Believe it or not, I wrote an entire goodbye Australia post last night. It was draining, and writing it before bed probably contributed to a restless sleep.
Somehow, even though my blog posts usually save automatically, and I could’ve sworn I clicked “save draft,” it didn’t save. Not one, single word. So here I sit, not 10 minutes after the movers have finished packing up most of our belongings from the home I’ve shared with Brendan for 2.5 years, rewriting my farewell.
I’ve kept my news of leaving to go back to the U.S. — a decision made right after the New Year, exactly a month after getting permanent residency in Australia — quiet from a lot of people. The decision to go was personal but not borne from anything wrong with life here. In fact, life has been pretty darn good to me this last year: I started a new career that still allows me to earn a living writing, got married, enjoyed a wide circle of friends and continuously traveled. It had taken a while for life to click here, and in the last 18 months of my time here in Sydney, it finally did. I’d arrived here lost and unsure of what the next phase of my life would look like only to finally, blessedly grow into my own, with confidence, fully-rounded character and a course charted by the whims of my heart.
The adventure was what I needed but it was never perfect and it never completely scrubbed me of the dirt from my past or the sharpness of my edges. The intensity remains even as I’ve slowly learned to let stuff go and stop worrying constantly about everything. I wasn’t always happy with the selfishness of expat life or the people it attracts, nor did I always appreciate Australians’ love of drink and the tendency to show up late and take their time with everything (i.e. Sydney transport, or #cityfail). But those qualities are also what I needed to experience after living in an East Coast city where everything was rushed and so many people were unhappy. The Aussie love of life is a beautiful thing to experience, and the expat life I had here for more than three years was a fun-filled, world-reshaping time I feel blessed to have had.
My emotions have been a bit flat, just as they were when I was leaving the States. So much has happened in the last 18 months, and while much of it was good, it has also been tiring. I feel ready for something new and to be around close friends and family again. The settled life I rejected back when I left for Australia has arrived at my door. It doesn’t mean a life bereft of travel or adventure. But I’m ready to slow down for a bit.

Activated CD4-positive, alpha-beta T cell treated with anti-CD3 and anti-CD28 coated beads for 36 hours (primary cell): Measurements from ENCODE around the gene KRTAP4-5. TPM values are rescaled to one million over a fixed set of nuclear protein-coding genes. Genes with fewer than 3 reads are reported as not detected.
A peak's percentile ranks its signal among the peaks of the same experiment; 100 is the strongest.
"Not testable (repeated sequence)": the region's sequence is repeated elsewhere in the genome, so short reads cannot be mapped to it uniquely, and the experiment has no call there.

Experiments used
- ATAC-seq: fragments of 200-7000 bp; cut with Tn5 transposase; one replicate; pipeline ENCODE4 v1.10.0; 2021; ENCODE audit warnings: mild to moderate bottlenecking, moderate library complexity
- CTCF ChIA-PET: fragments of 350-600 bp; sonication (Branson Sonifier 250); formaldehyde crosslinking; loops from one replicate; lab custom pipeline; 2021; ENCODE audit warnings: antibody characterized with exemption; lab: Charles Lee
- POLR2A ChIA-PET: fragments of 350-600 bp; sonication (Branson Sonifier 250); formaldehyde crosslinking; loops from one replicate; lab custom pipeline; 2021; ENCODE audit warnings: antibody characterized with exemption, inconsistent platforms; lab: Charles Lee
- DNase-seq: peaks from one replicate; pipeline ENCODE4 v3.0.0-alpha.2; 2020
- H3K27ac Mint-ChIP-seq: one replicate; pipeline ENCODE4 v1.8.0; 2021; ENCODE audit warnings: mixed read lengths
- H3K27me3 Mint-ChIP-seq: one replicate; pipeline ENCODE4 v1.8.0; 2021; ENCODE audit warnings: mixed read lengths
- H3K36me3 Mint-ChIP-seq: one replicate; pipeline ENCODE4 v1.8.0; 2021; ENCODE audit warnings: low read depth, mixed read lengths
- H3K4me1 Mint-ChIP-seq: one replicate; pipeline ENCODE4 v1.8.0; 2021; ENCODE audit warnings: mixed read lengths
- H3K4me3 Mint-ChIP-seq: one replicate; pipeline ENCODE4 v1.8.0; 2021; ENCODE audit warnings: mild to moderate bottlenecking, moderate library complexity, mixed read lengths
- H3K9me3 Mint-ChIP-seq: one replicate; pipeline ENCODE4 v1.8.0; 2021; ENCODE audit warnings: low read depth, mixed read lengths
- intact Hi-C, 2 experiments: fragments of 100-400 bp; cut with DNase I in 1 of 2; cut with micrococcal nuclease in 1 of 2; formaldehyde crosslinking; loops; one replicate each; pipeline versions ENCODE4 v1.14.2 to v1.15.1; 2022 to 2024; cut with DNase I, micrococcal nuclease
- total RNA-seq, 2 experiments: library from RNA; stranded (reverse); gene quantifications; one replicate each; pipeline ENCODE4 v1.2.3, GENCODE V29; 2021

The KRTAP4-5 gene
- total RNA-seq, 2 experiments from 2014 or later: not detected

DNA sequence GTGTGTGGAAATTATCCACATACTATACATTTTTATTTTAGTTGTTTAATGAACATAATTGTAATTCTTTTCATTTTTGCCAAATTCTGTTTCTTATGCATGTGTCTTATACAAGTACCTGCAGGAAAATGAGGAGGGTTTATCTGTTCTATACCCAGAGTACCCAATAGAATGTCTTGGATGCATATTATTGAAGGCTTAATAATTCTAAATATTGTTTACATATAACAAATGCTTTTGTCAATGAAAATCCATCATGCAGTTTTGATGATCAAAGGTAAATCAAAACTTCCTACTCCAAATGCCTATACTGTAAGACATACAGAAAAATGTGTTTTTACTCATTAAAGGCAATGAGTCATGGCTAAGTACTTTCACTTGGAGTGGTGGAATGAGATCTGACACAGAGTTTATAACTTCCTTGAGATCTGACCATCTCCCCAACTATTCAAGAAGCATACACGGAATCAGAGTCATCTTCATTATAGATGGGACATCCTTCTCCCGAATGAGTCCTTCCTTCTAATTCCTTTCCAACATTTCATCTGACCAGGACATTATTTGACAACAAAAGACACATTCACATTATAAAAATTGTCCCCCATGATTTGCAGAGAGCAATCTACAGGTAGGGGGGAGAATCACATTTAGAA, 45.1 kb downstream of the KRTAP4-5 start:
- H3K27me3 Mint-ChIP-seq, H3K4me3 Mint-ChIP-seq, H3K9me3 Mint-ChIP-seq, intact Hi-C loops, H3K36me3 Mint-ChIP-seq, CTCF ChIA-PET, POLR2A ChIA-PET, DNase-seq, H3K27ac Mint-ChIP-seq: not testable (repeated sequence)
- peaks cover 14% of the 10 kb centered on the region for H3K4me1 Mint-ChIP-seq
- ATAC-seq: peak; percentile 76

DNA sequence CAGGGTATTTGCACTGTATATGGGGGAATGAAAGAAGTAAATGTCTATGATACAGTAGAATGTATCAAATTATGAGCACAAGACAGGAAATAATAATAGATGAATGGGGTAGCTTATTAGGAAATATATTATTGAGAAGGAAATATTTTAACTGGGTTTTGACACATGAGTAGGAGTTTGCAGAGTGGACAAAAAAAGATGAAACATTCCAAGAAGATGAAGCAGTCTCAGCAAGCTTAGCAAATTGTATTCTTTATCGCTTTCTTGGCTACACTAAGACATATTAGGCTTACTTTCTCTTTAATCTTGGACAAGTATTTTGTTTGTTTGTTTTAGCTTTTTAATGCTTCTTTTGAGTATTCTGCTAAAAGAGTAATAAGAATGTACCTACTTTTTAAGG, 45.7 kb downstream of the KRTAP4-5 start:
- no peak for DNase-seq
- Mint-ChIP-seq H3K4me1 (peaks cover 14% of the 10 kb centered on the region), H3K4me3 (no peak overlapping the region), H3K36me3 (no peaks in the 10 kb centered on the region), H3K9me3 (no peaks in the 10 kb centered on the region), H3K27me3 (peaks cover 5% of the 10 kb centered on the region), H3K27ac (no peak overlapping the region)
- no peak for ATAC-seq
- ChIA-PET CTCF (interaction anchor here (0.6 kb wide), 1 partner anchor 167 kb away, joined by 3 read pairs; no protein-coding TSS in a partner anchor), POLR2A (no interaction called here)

One blog post could never cover all I’ll miss about the land called Oz. I feel so fortunate to have moved here and to have stayed well past my original departure date. I found the love of my life here, saw beauty I’d never imagined and had so many fun days and nights with a global sea of friends. Those massive things I’ll miss, but also the little ones, like the friendly, funny Turkish guys at the cafe around the corner, the screeching serenade of the cockatoos and the fire-in-the-sky Sydney sunsets that made me pause every time. The colloquialisms — arvo, reckon, shattered — will stay with me far longer than they should. I’ll wake up confused on January 26 when I can no longer celebrate Australia Day and again at the end of April when I’m not in a pub playing two-up. I’ll wonder if I’ll ever lawn ball again or go for a dip in the ocean in February. I won’t see many costumes unless it’s Halloween and I’ll need to find a good dumpling place as soon as possible.
Sydney shook up my life in the exact way I needed it to. Even as I continued to grapple with my weaknesses, I was forced to stop and look around at the life happening around me. An old college professor I saw before I left Philadelphia said to me then, the five-year anniversary of my graduation, “The Belle of Brick Township has grown up.” He was wrong. I needed four more years and a big adventure for that to happen.
Thank you, Australia, for letting me stay as long as I did, for showing me a new way, for introducing me to new people from new places and for the snapshot in time that will live in me until my last breath.